Discussion

ML—the least common clinical form of leishmaniasis—is mostly caused by the New World species, Leishmania braziliensis and Leishmania panamensis in the Americas and the Old World species, L infantum, which is endemic in the Mediterranean region, the Middle East, Central Asia, and China. Most cases of ML arise from lymphatic or hematogenous spread of cutaneous leishmaniasis (CL) and are found in the Americas. ML can appear concurrently with or even years after cutaneous manifestations. In contrast to ML in the Americas, cases of Old World ML may not typically be preceded or accompanied by a cutaneous lesion and show a higher intralesional parasite burden. Cases of primary ML are rare, but may occur in both immunocompetent and immunosuppressed patients. While the nasal cavity is affected in more than 90% of New World ML cases, the larynx and oral mucosa are more frequently involved in Mediterranean ML. Concerning clinical outcome, cases of primary ML in the Mediterranean region show a better prognosis than South American cases.

Cases of primary ML due to L infantum are, even though rare, regularly reported from Southern Europe and should therefore be included in the differential diagnosis of any patient—immunocompetent or not—who presents with chronic mucosal lesions and has traveled to or resides in endemic areas.

Pentavalent antimonials (meglumine antimoniate and sodium stibogluconate) have been used for decades and are still the gold standard for treatment of New World Leishmania species and for patients with severe Old World leishmaniasis.4 Common side effects of antimonial treatment include nausea, abdominal complaints (pancreatitis), myalgia, arthralgia, skin rash, and laboratory abnormalities such as abnormal liver function tests and elevated serum amylase levels.5 In rare cases, meglumine antimoniate may induce a “drug reaction with eosinophilia and systemic symptoms” (DRESS), representing a drug hypersensitivity reaction.6 Concerning the skin manifestations of our patient, there were no accompanying clinical signs or laboratory finding [especially no hypereosinophilia (Eosinophiles ≤4%)] pointing to a meglumine-induced DRESS syndrome. Reversible ECG alterations are seen in 30% to 60% of cases and may occur without evidence of myocardial damage.7,8 Severe cardiotoxic side effects, including prolongation of the QTc interval9 and torsade de pointes tachycardia,10 have been observed with use of pentavalent antimonials. Our case presentation highlights the potential risk of developing severe hypokalemia during pentavalent antimonial treatment, which has so far only been reported in two cases.11,12 This rare but potentially fatal event is particularly important since most ML patients are treated as out-patients and therefore subject to limited clinical and laboratory check-ups.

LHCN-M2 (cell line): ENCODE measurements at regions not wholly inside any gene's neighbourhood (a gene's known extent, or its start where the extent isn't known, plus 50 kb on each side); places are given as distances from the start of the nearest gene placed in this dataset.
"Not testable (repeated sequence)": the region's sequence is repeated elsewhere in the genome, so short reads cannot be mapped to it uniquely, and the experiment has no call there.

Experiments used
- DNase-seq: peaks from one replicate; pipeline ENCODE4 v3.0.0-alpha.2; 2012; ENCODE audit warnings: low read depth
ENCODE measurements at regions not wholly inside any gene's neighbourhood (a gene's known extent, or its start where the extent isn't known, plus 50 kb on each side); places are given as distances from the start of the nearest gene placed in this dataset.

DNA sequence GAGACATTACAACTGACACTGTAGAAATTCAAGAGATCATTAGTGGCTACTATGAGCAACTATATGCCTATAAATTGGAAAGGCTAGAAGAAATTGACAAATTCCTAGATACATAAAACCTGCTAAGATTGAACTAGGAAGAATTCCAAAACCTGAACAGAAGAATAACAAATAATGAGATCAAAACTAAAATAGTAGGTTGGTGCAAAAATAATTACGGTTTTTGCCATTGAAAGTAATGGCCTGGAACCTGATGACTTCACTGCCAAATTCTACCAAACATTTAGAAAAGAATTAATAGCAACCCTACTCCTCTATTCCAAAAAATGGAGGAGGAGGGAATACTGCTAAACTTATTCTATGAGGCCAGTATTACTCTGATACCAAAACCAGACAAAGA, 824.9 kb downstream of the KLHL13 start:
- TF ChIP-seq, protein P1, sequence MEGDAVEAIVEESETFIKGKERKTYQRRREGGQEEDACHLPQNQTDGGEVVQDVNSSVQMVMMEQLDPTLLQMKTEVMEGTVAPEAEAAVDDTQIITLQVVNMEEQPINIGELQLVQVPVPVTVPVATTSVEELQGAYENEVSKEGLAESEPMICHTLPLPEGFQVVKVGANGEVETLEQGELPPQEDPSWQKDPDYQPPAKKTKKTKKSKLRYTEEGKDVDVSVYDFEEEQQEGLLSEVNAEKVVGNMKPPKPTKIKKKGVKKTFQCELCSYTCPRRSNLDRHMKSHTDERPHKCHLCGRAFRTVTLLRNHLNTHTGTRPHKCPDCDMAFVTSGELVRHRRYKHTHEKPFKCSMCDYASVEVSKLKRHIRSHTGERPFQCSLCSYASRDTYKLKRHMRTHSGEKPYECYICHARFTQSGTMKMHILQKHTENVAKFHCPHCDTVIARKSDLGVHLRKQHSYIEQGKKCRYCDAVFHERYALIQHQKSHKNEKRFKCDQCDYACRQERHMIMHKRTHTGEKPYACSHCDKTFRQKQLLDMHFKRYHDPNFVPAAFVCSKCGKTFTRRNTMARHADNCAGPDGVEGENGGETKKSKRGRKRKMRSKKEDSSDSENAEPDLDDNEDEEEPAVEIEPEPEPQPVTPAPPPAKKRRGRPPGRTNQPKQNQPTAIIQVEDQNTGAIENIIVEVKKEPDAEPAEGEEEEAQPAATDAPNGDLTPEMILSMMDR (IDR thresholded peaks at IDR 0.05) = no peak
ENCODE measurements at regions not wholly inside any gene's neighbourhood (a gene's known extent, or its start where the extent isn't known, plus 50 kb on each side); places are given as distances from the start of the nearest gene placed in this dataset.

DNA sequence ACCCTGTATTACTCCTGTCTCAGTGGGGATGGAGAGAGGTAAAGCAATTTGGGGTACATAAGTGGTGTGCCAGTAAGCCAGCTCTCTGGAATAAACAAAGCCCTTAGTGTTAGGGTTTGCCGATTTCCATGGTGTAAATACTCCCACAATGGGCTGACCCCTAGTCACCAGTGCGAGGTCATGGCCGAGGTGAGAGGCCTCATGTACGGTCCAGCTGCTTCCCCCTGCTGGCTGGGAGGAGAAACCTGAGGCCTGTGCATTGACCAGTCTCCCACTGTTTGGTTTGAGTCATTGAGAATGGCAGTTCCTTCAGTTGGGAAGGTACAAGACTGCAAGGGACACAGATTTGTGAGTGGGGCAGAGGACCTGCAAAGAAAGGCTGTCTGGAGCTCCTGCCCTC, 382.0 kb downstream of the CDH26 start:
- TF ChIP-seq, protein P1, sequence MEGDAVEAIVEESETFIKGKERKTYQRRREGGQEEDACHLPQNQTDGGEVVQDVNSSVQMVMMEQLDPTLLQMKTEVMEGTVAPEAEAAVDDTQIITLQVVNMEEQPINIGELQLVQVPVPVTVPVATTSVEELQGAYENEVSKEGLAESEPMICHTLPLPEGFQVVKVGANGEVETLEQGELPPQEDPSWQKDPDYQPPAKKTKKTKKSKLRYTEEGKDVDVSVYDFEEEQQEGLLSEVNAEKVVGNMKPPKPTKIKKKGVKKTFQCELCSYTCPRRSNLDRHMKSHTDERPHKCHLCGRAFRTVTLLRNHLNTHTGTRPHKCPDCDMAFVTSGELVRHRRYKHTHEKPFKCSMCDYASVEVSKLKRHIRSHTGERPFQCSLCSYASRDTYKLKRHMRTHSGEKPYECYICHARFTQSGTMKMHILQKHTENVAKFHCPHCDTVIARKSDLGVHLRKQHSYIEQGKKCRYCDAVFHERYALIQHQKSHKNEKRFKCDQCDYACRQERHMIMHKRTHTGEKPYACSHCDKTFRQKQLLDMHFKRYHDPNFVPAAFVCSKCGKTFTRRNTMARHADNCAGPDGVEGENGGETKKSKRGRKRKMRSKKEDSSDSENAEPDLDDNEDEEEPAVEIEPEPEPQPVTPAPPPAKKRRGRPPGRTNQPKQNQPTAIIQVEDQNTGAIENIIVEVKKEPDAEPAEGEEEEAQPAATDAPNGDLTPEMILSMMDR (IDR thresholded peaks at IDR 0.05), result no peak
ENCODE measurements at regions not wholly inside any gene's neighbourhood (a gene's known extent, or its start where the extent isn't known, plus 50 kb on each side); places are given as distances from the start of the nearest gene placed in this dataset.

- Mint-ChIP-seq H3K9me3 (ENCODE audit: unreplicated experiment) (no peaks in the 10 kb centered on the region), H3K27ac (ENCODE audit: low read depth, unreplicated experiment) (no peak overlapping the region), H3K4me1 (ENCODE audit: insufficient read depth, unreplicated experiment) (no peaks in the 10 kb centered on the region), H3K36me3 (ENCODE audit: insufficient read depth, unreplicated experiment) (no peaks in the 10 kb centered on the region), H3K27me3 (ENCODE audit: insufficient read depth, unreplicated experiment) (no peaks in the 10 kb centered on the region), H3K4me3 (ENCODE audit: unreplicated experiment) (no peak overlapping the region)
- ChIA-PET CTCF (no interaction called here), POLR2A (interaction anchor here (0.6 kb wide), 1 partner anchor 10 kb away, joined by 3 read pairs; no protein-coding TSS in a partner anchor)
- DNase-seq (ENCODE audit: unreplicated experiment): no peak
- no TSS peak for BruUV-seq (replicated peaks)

Miltefosine features the advantage of oral administration and has proven efficacy in the treatment of visceral leishmaniasis and New World CL and ML. Concerning the treatment of Old World CL13–15 and ML16,17 with miltefosine, data are still scarce and do not—despite promising reports—allow for general judgement. Common side effects of miltefosine treatment include nausea, vertigo, vomiting, and diarrhea. Abnormal liver and kidney function tests are observed in 10% of the cases. In addition to the direct effects of miltefosine on kidney function, the fluid imbalance related to adverse gastrointestinal side effects may contribute to augmentation of creatinine levels.

Declaration of Interests

The authors state that they have no conflicts of interest to declare.